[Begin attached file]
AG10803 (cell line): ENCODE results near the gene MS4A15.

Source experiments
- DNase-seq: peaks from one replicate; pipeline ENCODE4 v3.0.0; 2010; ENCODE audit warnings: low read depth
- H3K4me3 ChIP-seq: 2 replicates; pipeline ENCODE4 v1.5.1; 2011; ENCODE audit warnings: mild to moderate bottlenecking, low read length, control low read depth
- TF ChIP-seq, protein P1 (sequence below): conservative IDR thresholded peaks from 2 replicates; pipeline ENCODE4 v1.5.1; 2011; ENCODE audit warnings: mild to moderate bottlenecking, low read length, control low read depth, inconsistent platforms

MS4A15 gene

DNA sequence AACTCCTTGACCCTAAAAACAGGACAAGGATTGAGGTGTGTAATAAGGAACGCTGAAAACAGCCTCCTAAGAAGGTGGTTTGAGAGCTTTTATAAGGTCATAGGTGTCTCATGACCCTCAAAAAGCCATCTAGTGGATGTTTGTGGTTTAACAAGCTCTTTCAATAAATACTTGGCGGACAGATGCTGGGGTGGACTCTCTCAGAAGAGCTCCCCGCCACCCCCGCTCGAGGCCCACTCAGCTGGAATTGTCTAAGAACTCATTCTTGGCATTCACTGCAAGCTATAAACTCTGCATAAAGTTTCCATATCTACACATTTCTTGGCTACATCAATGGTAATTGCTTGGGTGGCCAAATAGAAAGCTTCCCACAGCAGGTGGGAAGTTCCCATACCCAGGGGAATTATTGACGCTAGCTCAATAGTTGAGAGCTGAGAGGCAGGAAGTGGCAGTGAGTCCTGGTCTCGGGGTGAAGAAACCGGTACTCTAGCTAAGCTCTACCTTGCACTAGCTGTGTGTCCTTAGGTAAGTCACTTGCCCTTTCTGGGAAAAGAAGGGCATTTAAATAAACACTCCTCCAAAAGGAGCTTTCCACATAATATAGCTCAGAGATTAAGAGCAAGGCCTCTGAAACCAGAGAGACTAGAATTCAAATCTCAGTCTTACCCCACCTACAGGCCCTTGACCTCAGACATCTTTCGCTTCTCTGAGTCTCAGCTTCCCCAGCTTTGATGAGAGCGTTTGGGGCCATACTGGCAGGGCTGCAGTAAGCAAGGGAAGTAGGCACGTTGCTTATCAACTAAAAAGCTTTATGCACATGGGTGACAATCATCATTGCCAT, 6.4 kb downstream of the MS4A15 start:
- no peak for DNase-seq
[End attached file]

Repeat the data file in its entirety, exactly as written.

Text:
AG10803 (cell line): ENCODE results near the gene MS4A15.

Source experiments
- DNase-seq: peaks from one replicate; pipeline ENCODE4 v3.0.0; 2010; ENCODE audit warnings: low read depth
- H3K4me3 ChIP-seq: 2 replicates; pipeline ENCODE4 v1.5.1; 2011; ENCODE audit warnings: mild to moderate bottlenecking, low read length, control low read depth
- TF ChIP-seq, protein P1 (sequence below): conservative IDR thresholded peaks from 2 replicates; pipeline ENCODE4 v1.5.1; 2011; ENCODE audit warnings: mild to moderate bottlenecking, low read length, control low read depth, inconsistent platforms

MS4A15 gene

DNA sequence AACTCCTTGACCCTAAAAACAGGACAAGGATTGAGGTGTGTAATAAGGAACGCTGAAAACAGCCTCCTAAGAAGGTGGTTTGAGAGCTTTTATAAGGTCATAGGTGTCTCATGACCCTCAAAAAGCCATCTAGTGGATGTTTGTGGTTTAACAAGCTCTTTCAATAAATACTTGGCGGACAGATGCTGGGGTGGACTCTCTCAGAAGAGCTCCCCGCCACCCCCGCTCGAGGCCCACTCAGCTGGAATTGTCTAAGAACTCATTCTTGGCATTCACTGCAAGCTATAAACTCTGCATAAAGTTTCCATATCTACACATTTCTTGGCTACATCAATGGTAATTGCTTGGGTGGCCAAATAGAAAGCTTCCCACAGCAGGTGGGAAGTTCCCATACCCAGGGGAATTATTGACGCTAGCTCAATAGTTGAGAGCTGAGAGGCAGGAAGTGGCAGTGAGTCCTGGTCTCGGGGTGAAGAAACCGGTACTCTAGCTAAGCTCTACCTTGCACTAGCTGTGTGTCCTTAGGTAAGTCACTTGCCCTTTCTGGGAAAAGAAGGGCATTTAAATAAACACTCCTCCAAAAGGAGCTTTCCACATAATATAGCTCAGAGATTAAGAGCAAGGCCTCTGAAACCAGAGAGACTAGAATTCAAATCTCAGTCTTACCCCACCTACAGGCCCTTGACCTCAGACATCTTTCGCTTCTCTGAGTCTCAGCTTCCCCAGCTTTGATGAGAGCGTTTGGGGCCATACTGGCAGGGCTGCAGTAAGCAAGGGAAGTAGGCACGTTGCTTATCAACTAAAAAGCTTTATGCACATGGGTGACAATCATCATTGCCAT, 6.4 kb downstream of the MS4A15 start:
- no peak for DNase-seq